I wasn't always a regular exerciser. I wasn't always a trainer. I wasn't a lifelong athlete. I was an indoor kid with poor coordination and a tendency to use food for comfort. My body responded  by putting on weight. 

My experience with being overweight was that it was physically and emotionally uncomfortable. It may not be that for every overweight person, but I can only speak from my own experience of it. For me, exercise was difficult and sometimes painful. Gyms intimidated me because I didn't know what I was doing and I feared that the other people there were judging me. Worse, the modes of exercise that appealed to me at the time seemed to naturally draw graceful people. Thin people. Not-me people. To put it simply, exercise was a place I felt I didn't belong. For a long time.

We are all products of our experiences. Well, maybe more specifically, products of the stories we tell ourselves about those experiences. My experience as an overweight person eventually shaped my decision to pursue personal training as a career, and shapes how I do what I do now, as a trainer.

Your struggles with your own body, whatever they may be, will shape you as a fitness professional too. Maybe for you it isn't being overweight. Maybe it's that you have an injury or condition that limits your mobility in some way. Maybe you've dealt with an eating disorder in the past. I don't know.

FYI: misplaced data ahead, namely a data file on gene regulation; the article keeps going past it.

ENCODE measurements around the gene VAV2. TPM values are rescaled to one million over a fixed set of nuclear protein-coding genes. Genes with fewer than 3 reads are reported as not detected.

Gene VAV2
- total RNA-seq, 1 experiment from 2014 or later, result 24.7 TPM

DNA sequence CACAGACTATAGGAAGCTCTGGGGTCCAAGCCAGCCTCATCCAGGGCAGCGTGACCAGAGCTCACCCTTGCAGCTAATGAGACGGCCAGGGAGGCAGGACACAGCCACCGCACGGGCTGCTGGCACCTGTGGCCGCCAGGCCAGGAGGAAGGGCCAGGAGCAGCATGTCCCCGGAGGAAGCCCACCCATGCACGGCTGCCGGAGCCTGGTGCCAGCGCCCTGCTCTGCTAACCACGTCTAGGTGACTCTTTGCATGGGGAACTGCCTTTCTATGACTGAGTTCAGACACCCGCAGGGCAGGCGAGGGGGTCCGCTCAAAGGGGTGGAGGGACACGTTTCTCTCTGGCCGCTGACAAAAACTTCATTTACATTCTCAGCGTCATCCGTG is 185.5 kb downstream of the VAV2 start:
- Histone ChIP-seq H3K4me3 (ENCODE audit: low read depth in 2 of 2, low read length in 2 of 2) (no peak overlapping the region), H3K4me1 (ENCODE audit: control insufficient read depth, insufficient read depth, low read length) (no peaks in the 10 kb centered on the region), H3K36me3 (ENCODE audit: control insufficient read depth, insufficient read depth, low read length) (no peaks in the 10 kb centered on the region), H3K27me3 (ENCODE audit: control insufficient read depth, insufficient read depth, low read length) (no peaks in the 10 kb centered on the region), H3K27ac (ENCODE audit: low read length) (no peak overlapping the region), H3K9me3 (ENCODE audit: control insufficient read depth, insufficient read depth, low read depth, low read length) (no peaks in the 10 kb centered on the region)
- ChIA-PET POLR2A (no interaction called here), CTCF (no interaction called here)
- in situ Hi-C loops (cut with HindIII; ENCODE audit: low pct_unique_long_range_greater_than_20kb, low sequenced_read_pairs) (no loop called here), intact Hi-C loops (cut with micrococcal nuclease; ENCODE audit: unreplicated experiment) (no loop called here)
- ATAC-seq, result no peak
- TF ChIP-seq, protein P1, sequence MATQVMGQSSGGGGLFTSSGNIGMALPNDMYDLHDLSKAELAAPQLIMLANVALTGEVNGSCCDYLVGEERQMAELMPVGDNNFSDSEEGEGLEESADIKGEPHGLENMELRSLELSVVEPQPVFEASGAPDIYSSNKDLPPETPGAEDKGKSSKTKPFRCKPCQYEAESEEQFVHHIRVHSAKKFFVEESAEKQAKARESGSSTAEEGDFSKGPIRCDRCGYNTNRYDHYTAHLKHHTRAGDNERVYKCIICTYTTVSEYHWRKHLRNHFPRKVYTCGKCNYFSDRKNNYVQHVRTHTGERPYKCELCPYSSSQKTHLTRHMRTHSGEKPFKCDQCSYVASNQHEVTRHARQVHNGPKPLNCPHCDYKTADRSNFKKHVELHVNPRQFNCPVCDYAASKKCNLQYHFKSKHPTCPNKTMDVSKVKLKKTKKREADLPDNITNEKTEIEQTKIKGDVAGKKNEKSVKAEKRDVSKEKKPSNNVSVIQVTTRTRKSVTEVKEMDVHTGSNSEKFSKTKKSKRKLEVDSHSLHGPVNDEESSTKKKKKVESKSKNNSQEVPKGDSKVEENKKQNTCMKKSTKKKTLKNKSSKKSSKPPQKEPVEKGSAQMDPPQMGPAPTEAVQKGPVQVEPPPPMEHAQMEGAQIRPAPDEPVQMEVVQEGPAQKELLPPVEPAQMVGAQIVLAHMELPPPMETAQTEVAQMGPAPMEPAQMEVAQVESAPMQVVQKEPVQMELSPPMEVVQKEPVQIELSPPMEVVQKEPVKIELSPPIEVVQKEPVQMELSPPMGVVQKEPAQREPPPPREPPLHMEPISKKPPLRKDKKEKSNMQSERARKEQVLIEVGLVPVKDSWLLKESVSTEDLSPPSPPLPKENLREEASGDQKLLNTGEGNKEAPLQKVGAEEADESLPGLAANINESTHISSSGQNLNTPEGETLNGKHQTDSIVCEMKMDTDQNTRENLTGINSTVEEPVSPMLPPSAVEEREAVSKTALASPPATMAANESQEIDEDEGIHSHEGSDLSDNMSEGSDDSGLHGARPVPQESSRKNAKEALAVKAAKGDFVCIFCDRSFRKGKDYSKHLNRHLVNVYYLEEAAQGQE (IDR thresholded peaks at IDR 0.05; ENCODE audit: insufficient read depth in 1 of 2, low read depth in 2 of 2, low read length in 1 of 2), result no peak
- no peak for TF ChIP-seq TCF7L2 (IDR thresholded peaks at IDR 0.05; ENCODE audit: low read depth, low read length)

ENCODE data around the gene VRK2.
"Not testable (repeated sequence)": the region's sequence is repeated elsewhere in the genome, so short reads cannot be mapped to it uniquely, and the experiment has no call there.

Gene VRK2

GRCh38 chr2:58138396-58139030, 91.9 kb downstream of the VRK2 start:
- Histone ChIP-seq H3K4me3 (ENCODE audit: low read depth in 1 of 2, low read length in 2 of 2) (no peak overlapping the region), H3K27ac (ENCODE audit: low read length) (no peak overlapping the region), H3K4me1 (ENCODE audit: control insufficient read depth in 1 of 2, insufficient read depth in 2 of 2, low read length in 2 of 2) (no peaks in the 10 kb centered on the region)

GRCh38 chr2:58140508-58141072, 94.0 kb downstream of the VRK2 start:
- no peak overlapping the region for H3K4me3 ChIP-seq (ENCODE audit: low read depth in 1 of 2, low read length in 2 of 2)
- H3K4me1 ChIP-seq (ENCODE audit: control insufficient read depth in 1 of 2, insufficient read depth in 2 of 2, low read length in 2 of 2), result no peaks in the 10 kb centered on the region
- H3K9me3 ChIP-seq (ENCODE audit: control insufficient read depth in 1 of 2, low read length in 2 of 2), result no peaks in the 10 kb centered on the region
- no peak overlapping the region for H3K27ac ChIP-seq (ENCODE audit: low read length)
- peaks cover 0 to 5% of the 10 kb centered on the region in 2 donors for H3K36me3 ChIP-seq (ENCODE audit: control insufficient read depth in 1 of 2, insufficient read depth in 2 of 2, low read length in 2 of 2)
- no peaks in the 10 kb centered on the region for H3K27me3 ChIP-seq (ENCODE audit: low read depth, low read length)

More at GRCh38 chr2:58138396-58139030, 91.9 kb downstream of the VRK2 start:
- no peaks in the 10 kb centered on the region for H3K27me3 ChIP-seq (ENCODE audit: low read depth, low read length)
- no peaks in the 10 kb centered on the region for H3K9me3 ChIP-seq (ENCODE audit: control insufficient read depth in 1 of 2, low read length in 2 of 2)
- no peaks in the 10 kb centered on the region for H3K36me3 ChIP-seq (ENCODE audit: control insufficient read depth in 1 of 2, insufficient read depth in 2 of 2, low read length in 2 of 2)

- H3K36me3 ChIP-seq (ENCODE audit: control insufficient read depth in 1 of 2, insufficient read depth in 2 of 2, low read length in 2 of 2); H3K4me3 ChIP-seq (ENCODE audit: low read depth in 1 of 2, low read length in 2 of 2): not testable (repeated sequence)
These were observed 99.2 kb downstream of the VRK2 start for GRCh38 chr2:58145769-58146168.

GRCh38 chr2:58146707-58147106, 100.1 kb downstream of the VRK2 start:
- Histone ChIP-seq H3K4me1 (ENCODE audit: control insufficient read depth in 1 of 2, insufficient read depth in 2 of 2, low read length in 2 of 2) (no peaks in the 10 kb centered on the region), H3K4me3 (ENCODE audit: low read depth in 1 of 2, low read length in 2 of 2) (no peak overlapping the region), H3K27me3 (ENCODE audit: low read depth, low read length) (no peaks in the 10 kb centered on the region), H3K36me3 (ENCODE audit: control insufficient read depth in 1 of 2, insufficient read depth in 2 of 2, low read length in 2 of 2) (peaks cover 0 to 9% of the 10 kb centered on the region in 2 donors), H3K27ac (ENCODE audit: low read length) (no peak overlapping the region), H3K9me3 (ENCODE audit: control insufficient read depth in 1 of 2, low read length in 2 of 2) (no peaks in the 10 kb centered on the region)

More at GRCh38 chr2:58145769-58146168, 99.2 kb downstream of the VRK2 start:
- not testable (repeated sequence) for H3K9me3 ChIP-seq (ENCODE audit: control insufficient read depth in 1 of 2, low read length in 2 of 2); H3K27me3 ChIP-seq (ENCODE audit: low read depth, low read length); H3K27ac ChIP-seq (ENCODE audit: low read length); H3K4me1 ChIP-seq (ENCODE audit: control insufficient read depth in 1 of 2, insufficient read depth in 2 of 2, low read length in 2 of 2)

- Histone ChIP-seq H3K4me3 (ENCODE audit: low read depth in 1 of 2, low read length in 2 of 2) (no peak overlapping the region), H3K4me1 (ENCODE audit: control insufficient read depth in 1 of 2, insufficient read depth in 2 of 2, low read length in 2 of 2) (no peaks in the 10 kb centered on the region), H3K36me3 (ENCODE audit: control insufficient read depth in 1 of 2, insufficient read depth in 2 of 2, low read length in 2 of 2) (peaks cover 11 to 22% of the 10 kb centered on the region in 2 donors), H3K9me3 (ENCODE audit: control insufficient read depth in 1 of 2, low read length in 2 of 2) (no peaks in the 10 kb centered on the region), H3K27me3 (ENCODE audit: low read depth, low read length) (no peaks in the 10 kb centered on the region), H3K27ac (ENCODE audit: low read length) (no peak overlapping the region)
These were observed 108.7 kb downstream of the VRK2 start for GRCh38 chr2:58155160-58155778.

But I do know this: if you are willing to be vulnerable, if you are willing to share what's real and true about you, it will be the very thing that makes your clients choose you. People opt for genuine over perfect and empathetic over clinical, almost every time. This is especially true when they are navigating intimidating situations, such as working out or, even, choosing a doctor. They want someone who "gets" them, whether they articulate that to you or not. . 

If you are interested in becoming a trainer but are insecure about your body for any reason, what I'm telling you to do may go against every instinct you have. I'm basically telling you to highlight it. To draw attention to it. To admit you aren't perfect. To tell your story so that prospective clients can see themselves in it.

Nikki was the first personal trainer I hired. When I looked at her website I spent my time on one page, primarily: her bio page. She wrote about her eating disorder, history of poor body image, and the damage she'd done to herself with unhealthy choices. Her journey wasn't exactly like mine, but it didn't matter. The fact that she struggled in some way made me feel like she understood how it felt to be where I was. When we met in-person that sense was reinforced, and it was that personal connection--her ability to empathize with me--that made me choose her. 

What about you? If you've hired a trainer before, what was most important to you in making your selection? Did you need to know their body fat percentage, or were other things bigger factors in your decision? How can you apply that knowledge to how you present yourself to prospective clients? 

Always feel free to reach out to myself or Nikki if you are an aspiring trainer with questions! You can leave a Comment below or contact us here